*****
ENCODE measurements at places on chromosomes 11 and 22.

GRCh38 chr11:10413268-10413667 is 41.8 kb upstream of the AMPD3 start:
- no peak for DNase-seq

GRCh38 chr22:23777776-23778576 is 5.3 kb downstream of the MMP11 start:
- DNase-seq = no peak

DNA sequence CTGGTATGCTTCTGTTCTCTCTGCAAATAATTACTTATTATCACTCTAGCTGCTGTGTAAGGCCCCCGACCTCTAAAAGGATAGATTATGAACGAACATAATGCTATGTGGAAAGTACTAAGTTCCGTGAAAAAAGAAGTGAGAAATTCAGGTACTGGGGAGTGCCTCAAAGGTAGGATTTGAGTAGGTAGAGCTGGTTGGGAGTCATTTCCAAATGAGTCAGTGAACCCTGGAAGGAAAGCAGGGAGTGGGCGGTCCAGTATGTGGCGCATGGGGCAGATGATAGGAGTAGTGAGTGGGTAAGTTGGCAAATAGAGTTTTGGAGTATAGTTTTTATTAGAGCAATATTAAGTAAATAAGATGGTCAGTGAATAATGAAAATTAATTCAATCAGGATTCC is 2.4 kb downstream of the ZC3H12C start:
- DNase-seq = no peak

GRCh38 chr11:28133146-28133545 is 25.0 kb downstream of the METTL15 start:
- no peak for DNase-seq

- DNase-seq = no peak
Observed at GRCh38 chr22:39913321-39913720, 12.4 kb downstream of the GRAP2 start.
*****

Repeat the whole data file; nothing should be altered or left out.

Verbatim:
ENCODE measurements at places on chromosomes 11 and 22.

GRCh38 chr11:10413268-10413667 is 41.8 kb upstream of the AMPD3 start:
- no peak for DNase-seq

GRCh38 chr22:23777776-23778576 is 5.3 kb downstream of the MMP11 start:
- DNase-seq = no peak

DNA sequence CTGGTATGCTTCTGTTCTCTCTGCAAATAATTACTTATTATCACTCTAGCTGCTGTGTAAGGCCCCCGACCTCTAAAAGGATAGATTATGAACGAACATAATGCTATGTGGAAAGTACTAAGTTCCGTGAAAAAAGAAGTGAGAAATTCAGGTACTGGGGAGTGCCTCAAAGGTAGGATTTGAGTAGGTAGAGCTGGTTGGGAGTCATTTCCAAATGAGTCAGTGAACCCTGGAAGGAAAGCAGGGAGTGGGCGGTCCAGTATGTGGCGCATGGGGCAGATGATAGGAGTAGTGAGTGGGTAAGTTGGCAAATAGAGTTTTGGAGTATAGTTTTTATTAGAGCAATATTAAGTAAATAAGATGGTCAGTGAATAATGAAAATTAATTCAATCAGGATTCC is 2.4 kb downstream of the ZC3H12C start:
- DNase-seq = no peak

GRCh38 chr11:28133146-28133545 is 25.0 kb downstream of the METTL15 start:
- no peak for DNase-seq

- DNase-seq = no peak
Observed at GRCh38 chr22:39913321-39913720, 12.4 kb downstream of the GRAP2 start.